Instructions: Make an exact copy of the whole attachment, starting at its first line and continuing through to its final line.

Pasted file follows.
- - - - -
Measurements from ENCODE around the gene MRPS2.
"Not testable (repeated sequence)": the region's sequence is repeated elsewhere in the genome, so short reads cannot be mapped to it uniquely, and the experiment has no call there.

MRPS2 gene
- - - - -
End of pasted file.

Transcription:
Measurements from ENCODE around the gene MRPS2.
"Not testable (repeated sequence)": the region's sequence is repeated elsewhere in the genome, so short reads cannot be mapped to it uniquely, and the experiment has no call there.

MRPS2 gene